Everyone knows what gravity is. A baby at three months will express surprise if a box does not topple as expected; a one-year-old knows whether a precarious object will fall or not depending on its shape. Scientists came to think of gravity as a pull to Earth and later, in a more generalized way, as a force of attraction between any two masses.

Then came Albert Einstein. In 1915 he revealed in his general theory of relativity that gravity is not a force so much as the by-product of a curving universe. In other words, what we think we know about gravity from everyday experience is wrong.

The publication of “Die Feldgleichungen der Gravitation” (“The Field Equations of Gravitation”) on December 2, 1915, at first got little notice beyond academe. A few years later a solar eclipse expedition led by Sir Arthur Eddington made an observation that vaulted the theory to fame overnight. Starlight, as Einstein predicted, appeared to bend twice as much as Newtonian physics predicted as it passed the sun, and Eddington confirmed this amount of bending firsthand.* The New York Times famously declared: “Men of Science More or Less Agog over Results of Eclipse Observations.”

They were right to be agog. It would be hard to overstate how disruptive the idea of general relativity was a century ago to prevailing notions of the universe and our physical world. All of a sudden, space and time were no longer a mere backdrop to the real action of the cosmos. Spacetime, rather, had its own geometry, and its curvature dictated the movements of the heavenly bodies and kept our feet planted firmly on the ground. Even light, the theory suggested, had to follow its contours.

The relativity revolution went on to shape much of the 20th century. It influenced philosophy, art, politics and pop culture. Its inventor's name became synonymous with genius and inaugurated Einstein as the world's greatest scientific celebrity. He used his stature to play a major role in global events—he famously advocated for the development of the atomic bomb and then spent decades bemoaning the mistake. He lobbied for the protection of the Jewish people and was an outspoken critic of racism and an activist for civil rights. Even more, the fame surrounding Einstein and his great idea marked a turning point in the public perception of science, establishing the 20th century as the scientific age and ushering in a technological transformation that we are still living through.

The 100th anniversary of general relativity provides an opportunity to survey the incredible pace of science and its effect on society. In the following pages we look back at what we learned from Einstein's achievement and forward to the secrets it may yet reveal. An illuminating graphic shows the multitude of new fields of research the theory has spawned. We examine the first moment of inspiration that led the genius on the path to relativity and celebrate his ability to expose such truths through the power of pure thought. Even Einstein's mistakes often proved fruitful, and we see that what is commonly thought to be one of his greatest faults—his perceived intolerance of quantum mechanics—is misunderstood. And we explore our obsession with genius by investigating the misguided attempts to locate the source of Einstein's brilliance in his brain anatomy.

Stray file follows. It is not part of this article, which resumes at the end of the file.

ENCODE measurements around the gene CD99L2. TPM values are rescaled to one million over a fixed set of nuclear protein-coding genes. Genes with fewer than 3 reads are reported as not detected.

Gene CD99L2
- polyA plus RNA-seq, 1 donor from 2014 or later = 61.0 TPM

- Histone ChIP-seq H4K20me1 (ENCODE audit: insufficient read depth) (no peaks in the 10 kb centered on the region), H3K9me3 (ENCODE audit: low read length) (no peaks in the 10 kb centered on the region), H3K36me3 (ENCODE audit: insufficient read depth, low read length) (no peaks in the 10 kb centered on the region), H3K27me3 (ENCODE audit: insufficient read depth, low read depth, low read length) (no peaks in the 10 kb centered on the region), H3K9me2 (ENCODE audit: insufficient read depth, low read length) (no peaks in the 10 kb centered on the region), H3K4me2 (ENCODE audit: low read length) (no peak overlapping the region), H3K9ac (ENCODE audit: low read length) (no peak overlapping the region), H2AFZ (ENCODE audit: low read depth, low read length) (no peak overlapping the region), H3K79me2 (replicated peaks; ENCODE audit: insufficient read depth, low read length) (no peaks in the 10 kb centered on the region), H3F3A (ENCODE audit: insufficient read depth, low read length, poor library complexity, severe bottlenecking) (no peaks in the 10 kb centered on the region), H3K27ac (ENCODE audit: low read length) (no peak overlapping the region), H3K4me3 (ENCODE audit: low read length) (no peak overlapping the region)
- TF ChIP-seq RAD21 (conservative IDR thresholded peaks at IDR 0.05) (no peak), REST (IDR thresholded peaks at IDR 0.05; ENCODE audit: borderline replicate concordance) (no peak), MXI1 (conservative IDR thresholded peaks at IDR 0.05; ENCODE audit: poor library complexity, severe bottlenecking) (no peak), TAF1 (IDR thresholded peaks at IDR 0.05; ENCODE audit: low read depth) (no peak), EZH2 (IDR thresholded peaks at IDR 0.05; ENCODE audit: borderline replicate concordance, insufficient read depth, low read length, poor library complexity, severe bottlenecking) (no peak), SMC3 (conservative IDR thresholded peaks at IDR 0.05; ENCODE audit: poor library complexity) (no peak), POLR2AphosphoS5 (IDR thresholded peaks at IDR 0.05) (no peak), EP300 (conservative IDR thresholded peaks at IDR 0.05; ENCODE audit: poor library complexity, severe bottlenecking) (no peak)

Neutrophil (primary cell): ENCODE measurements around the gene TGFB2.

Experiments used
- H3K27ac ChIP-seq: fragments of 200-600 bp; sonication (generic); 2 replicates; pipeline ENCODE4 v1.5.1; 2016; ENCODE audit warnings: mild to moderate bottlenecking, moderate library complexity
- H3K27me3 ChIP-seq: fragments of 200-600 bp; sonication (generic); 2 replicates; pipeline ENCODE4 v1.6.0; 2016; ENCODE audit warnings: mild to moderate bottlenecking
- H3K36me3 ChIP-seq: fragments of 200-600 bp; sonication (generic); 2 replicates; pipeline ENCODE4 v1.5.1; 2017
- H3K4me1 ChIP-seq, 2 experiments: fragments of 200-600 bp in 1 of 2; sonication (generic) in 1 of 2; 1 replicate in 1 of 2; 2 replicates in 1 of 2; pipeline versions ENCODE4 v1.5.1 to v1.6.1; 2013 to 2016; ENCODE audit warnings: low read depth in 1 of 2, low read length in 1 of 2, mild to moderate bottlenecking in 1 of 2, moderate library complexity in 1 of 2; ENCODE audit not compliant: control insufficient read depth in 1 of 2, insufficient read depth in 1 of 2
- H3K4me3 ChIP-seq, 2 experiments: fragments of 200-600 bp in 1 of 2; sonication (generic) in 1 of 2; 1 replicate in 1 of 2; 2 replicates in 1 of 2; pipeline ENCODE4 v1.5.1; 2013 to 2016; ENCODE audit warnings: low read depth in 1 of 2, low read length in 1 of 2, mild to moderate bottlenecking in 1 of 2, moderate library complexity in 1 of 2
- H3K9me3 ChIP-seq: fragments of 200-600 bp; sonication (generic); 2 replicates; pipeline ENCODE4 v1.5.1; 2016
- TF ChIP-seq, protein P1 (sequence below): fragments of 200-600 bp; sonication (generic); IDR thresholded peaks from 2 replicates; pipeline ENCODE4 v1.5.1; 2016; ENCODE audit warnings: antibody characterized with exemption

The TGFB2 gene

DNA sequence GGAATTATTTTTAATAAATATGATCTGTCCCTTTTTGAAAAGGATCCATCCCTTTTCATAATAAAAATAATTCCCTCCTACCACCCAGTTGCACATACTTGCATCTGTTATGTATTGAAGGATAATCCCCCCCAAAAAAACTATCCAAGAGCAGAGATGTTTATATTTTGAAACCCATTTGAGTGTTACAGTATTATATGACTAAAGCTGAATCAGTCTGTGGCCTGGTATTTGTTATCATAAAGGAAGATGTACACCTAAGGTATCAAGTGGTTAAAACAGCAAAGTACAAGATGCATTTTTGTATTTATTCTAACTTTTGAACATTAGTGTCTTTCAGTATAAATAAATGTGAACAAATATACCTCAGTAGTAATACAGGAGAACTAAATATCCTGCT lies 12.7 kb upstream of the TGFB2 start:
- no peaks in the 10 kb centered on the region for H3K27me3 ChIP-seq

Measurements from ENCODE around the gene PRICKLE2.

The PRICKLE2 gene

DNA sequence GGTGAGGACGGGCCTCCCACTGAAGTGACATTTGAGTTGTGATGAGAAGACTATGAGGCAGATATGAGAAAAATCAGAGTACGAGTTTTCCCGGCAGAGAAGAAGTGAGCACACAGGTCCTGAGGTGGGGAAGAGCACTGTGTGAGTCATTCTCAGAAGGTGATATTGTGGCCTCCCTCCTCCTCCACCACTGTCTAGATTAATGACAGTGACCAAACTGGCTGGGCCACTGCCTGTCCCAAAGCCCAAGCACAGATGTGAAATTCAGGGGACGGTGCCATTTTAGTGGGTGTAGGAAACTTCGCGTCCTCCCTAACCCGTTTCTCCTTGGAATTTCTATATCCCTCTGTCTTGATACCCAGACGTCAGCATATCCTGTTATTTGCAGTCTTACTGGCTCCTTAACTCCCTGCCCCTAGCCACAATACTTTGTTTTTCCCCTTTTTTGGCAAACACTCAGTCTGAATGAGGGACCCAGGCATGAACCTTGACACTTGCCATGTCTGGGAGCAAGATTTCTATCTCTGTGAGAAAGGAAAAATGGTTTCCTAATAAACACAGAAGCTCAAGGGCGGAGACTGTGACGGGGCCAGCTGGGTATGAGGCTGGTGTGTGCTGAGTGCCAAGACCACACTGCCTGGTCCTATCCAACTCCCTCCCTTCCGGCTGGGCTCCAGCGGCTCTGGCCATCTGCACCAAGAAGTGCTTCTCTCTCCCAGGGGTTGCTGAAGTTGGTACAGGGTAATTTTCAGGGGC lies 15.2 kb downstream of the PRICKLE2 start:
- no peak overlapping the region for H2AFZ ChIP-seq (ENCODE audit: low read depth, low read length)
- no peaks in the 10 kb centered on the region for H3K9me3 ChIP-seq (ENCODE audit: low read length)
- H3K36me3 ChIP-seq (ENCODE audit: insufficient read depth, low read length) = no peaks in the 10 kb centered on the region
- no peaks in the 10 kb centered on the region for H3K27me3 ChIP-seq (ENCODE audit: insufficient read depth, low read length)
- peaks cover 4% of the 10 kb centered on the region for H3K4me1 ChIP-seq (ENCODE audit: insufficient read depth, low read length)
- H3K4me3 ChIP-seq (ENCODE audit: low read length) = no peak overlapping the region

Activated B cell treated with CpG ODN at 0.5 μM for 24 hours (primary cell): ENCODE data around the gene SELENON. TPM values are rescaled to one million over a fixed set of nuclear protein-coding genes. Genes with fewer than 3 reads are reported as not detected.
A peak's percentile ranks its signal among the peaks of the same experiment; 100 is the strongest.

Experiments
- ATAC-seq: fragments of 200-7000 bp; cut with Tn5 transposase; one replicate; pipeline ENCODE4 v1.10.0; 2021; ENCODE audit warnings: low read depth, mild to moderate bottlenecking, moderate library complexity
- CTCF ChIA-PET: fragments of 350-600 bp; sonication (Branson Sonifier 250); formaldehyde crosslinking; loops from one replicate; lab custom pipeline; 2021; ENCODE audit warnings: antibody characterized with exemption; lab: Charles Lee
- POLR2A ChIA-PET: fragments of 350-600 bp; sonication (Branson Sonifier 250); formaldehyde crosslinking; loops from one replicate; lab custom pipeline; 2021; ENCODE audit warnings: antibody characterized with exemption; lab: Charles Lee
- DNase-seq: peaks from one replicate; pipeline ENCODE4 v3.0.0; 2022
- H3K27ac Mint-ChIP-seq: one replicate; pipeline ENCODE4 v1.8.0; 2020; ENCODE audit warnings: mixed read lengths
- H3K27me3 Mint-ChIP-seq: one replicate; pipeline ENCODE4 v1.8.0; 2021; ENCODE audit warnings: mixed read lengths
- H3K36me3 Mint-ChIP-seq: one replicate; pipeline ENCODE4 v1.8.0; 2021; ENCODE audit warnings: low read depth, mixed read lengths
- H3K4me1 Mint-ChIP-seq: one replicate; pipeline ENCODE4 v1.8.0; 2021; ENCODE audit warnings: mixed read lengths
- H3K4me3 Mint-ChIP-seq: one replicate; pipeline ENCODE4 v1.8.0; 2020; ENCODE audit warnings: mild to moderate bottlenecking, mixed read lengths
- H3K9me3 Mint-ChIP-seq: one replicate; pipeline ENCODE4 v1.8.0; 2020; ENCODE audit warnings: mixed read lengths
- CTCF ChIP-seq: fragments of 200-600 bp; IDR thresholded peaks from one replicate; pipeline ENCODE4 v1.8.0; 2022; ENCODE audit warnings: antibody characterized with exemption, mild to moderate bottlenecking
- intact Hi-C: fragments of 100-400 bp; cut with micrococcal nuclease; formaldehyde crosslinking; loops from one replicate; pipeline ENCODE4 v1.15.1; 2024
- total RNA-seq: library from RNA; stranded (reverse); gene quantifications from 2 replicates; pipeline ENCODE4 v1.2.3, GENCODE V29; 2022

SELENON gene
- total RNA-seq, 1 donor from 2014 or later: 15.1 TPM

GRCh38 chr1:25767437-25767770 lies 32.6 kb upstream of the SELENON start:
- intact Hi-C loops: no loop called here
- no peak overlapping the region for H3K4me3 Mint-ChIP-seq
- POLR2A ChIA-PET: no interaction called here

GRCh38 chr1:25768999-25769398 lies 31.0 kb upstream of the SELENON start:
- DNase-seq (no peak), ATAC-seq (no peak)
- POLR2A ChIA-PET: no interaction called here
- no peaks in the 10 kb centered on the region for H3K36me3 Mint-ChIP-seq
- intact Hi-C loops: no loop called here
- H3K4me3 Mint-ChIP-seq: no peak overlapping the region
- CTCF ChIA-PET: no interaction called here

The passage of 100 years of general relativity is also important because of what the idea still has not done: unite with the other forces of nature to build a unified theory of everything. Einstein spent his last years questing for a deeper set of rules that would reign not just over the realm of the cosmos—general relativity's domain—but also the world inside the atom, where quantum mechanics rules. He thought this dream was in reach, but a century of toil by generations of physicists has not accomplished a single theory of nature. Relativity and quantum mechanics are just as incompatible as they ever were.

Lately scientists have begun to take a new tack, probing some of the mysteries of the universe that have popped up since Einstein's age, such as dark matter and dark energy, in hopes that these paths will eventually lead to the realization of Einstein's dream. Other researchers are attempting to poke holes in general relativity by testing it in the extreme realm of black holes. And one of relativity's weirdest consequences—the possibilities it introduces for time travel—may also offer an avenue for uncovering deeper secrets of nature.

Ultimately it is clear that no other scientific theory has been more important in shaping the course of 20th-century physics, and no other scientist's legacy looms larger over the 21st century than Einstein's. At this milestone anniversary, physics is waiting for the next general relativity. We could use another Einstein.

*Editor's Note (11/4/15): This sentence from the print article was edited after posting. The original erroneously stated that Einstein predicted light would bend, rather than how much it would bend, and that Eddington had confirmed the former phenomenon rather than the latter.